How the Akari Light Sculptures Combine Tradition and Modernity

In the world of furniture design, there are a few pieces that have achieved the status of design icons thanks to their form, aesthetics, and function. The Akari lamps by the American-Japanese artist and designer Isamu Noguchi (1904 – 1988) have achieved this status. They stand for the fusion of traditional craftsmanship with modern design.

Isamu Noguchi is one of the most influential artists and designers of the 20th century. His extensive work spans sculpture, public art, stage design, and furniture design. The Akari lamps are among his most famous designs and are an outstanding example of how Noguchi blended the boundaries between art and design.

Encounter with the Chochin lanterns

Isamu Noguchi, Akari 7A, Japanese paper, 30 x30 x 63 cm © Image Courtesy Vitra
Akari 7A, Japanese paper, 30 x30 x 63 cm © Image Courtesy Vitra © 2023 VITRA International AG via archiproducts

During a trip to the Japanese city of Gifu in 1951, which is famous for its traditional “Chochin” lanterns, Noguchi got to know a community of artisans. Once leading, the local lantern manufacturing in Gifu had significantly declined due to cheap imports and the shift of production during World War II. The mayor of Gifu asked for help to revive the once-thriving industry.1

Noguchi saw the potential to create a contemporary version of these lamps. Impressed by the tactility and transparency of the used Washi paper, a high-quality paper made from mulberry bark, and the technique with which the lanterns were made, Noguchi began to design a series of lamps in collaboration with the artisans.

He replaced the traditional candles in the lamps with light bulbs and named them “Akari” – which means “light” in Japanese. However, it is often used metaphorically for weightlessness, or to describe a sense of comfort. This name perfectly reflects the essence of the lamps. The light that shines through the paper creates a soft, soothing glow that atmospherically illuminates the space. Or as Noguchi so eloquently put it: “The magic of the paper transforms the cool electricity back into the eternal light of the sun. So that its warmth can continue to fill our rooms at night.” In the following years, he designed over 100 different models in various sizes and shapes.

Precise craftsmanship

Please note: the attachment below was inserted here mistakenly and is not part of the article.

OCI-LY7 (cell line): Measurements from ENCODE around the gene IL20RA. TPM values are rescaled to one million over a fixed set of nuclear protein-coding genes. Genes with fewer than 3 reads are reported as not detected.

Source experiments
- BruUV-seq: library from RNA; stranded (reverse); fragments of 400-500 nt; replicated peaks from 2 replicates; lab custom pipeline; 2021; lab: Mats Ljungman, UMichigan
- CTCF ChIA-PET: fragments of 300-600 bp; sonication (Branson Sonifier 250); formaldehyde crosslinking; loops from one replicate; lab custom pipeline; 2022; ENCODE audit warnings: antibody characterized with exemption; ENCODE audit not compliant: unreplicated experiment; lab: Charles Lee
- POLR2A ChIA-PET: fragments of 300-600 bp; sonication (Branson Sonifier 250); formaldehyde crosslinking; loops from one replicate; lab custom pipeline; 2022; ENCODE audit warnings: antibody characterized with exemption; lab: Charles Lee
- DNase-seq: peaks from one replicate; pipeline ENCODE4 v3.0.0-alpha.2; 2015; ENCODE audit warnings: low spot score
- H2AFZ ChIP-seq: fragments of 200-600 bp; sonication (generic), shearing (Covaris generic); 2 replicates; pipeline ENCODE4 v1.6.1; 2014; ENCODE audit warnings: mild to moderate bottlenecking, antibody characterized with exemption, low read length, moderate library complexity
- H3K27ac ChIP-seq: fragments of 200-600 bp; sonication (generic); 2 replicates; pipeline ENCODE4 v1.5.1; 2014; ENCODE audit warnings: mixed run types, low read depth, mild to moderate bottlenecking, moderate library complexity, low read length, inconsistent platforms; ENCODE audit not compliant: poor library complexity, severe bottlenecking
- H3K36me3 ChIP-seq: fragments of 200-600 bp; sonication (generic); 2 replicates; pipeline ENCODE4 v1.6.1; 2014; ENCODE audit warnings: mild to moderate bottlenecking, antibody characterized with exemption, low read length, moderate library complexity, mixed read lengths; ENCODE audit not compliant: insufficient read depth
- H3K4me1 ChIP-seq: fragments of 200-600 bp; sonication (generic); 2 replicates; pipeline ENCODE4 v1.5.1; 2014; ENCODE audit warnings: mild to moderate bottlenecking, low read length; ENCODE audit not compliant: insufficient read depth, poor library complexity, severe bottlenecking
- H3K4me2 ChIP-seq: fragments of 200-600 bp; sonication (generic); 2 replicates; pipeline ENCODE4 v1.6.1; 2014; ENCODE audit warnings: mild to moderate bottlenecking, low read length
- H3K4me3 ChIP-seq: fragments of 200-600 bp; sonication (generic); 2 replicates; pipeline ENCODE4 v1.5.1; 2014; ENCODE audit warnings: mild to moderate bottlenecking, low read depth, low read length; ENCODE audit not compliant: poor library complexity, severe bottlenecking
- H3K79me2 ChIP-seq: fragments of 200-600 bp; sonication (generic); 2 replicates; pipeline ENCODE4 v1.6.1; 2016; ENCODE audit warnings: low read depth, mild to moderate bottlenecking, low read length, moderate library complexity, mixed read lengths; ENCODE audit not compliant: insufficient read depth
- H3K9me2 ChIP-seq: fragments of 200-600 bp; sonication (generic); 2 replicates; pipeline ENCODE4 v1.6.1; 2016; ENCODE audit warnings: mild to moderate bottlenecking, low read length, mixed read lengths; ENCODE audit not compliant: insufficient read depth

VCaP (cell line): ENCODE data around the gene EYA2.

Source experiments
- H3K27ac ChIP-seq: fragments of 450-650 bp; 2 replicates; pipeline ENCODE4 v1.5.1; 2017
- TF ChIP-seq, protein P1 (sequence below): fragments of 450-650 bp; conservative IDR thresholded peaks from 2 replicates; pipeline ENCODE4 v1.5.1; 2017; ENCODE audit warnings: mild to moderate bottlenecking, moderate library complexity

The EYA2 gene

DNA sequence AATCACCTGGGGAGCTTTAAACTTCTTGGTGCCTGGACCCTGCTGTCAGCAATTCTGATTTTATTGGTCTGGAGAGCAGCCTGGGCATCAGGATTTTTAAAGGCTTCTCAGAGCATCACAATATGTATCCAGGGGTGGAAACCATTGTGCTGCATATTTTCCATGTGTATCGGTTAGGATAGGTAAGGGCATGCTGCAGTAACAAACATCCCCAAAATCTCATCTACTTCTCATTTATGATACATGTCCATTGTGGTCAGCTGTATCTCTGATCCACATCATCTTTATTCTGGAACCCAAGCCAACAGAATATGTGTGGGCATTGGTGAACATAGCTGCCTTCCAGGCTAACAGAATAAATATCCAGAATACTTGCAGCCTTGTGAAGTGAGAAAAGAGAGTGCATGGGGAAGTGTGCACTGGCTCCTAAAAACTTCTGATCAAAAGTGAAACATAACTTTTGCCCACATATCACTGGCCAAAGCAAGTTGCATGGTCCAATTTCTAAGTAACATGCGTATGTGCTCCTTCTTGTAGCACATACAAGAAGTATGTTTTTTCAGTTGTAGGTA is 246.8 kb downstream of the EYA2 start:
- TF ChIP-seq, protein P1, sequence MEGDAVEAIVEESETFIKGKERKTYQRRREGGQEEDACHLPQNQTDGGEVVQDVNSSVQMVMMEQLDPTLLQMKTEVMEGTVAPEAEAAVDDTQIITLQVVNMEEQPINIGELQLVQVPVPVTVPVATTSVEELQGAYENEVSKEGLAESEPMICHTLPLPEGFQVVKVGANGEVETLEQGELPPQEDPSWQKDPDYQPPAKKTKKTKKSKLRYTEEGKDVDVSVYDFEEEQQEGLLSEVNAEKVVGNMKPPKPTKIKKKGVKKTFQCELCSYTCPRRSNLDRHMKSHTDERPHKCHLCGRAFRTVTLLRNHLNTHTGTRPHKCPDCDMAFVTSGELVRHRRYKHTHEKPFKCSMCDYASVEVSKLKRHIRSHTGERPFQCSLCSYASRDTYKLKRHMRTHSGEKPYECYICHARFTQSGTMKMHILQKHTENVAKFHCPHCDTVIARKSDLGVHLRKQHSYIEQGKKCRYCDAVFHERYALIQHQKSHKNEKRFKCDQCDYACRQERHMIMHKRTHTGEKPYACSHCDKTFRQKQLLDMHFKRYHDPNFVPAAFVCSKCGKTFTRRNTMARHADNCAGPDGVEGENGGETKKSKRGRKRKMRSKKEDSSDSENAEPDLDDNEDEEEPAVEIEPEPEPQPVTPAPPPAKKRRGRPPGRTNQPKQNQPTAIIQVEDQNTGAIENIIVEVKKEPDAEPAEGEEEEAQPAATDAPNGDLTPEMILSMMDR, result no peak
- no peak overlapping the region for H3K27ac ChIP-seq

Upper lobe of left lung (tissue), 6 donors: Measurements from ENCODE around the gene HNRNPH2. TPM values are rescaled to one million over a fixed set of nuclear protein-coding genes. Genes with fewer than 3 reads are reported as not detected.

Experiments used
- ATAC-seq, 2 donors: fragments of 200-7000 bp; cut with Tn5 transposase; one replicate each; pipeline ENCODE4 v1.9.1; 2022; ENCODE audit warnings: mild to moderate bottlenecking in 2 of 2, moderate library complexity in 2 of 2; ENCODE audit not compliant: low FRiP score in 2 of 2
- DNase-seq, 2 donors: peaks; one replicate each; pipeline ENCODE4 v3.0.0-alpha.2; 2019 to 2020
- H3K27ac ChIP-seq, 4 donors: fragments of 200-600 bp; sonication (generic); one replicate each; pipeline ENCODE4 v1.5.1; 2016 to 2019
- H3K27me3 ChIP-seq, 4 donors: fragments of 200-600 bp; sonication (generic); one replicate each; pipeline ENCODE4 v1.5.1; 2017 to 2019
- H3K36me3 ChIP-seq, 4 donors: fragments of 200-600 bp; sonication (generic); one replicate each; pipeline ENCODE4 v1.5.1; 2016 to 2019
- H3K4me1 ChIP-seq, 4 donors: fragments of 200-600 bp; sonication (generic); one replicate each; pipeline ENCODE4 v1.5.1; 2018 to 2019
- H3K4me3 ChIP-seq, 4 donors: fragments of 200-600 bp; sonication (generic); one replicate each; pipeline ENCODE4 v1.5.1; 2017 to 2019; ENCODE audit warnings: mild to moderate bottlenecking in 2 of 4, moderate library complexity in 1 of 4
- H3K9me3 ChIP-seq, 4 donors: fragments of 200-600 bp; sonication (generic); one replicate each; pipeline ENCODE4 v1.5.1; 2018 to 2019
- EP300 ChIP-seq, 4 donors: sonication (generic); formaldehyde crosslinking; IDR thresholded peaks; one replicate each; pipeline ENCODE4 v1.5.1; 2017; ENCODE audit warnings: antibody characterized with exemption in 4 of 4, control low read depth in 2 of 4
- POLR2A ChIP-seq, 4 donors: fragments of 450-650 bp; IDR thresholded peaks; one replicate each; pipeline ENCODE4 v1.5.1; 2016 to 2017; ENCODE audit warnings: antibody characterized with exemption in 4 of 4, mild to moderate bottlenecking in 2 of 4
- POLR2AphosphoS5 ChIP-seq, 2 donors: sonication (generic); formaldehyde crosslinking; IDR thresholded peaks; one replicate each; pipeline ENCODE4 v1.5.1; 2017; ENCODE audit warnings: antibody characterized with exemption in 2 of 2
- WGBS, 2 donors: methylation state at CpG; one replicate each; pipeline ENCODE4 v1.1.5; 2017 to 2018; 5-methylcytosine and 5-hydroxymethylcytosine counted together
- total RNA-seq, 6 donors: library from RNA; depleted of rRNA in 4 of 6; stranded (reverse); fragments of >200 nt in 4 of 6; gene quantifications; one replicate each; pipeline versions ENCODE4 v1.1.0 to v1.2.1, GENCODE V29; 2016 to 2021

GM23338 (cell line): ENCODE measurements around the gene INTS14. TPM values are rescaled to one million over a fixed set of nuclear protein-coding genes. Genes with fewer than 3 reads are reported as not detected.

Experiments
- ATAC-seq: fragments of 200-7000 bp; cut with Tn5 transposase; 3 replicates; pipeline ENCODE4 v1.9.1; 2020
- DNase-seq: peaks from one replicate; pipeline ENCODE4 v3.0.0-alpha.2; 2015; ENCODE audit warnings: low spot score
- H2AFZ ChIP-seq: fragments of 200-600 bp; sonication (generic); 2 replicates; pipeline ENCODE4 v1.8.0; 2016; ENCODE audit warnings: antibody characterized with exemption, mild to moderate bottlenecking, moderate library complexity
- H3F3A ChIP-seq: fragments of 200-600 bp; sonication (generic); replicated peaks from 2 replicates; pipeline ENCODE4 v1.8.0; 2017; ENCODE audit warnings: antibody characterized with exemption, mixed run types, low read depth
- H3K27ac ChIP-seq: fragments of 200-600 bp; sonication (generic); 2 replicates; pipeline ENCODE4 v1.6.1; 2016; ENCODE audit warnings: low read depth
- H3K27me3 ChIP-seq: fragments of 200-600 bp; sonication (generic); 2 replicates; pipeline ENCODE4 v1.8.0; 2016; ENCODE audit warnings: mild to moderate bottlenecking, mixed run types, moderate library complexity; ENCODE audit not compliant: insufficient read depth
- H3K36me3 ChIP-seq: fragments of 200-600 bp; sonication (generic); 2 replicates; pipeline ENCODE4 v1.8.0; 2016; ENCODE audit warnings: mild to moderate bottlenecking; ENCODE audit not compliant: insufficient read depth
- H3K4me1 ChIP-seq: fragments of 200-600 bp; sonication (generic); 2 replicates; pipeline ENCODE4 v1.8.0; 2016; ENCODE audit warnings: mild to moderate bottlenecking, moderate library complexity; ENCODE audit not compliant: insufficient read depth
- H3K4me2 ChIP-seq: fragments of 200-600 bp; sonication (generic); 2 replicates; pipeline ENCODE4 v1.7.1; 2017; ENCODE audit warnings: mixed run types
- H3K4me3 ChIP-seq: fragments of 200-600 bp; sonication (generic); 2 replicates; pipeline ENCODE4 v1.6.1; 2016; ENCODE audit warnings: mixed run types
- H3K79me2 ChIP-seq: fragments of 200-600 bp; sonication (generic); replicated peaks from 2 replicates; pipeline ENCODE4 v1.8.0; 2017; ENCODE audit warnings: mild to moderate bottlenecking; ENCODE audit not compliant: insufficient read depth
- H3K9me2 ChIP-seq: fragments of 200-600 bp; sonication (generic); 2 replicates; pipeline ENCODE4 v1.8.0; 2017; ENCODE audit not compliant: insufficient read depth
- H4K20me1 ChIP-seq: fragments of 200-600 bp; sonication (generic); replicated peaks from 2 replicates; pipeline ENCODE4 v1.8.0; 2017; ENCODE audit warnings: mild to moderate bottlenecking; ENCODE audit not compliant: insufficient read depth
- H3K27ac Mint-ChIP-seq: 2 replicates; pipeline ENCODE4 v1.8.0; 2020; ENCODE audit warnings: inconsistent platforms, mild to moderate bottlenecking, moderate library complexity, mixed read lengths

Every lamp is still crafted with the utmost care and precision at the Ozeki & Co. manufacturer in Gifu to this day. Initially, a wooden original mold is created, serving as the base for the design of the lampshade. Then, bamboo sticks are stretched over this shape to form the skeleton of the shade. Subsequently, the paper is cut and meticulously glued around the bamboo frame. Only after the glue has dried, the wooden mold is removed, revealing the Akari lamp in its final form. The finished lampshade can now be folded flat, making it easier to transport and store. Have a look at this video from Vitra, which shows the manufacturing process of the Akari lights.

Any material, any idea without hindrance born into space, I consider sculpture.

Isamu Noguchi

In the late 1950s, Isamu Noguchi was increasingly confronted with the problem that there were many imitations of Akari lamps. The handmade lamps were in stark contrast to the cheap copies on the market. But despite higher prices due to import, shipping, material, and labor costs, Noguchi managed to sell the lamps to renowned dealers of the time.1

The logo, which he designed as part of the marketing, is a combination of a stylized sun and moon, reminiscent of the Japanese character for “brightness” (明). The symbol originally adorned the first packaging of Akari lamps. It was also attached to the base of each lantern as a red seal stamp. Today, the symbol is mainly used to guarantee the authenticity of the lamps.2

Despite their simple and reduced design language, each Akari has its own character and bears Noguchi’s unmistakable signature. That is what makes them so timeless. These lamps are more than decorative objects; they are an expression of Noguchi’s philosophy that art should not only be viewed but also experienced in everyday life.

For more information about Noguchi and his multifaceted work, make sure to visit the website of the Isamu Noguchi Museum. They do a great job of promoting appreciation for his art and legacy!

And if you want to purchase one of the Akari Lamps, you can do this via Vitra!

Further Reading / Resources


Aesence is an independent art and design publication dedicated to minimalist aesthetics. Founded out of a deep appreciation and fascination, Aesence aims to promote awareness and appreciation of minimalism in art and design.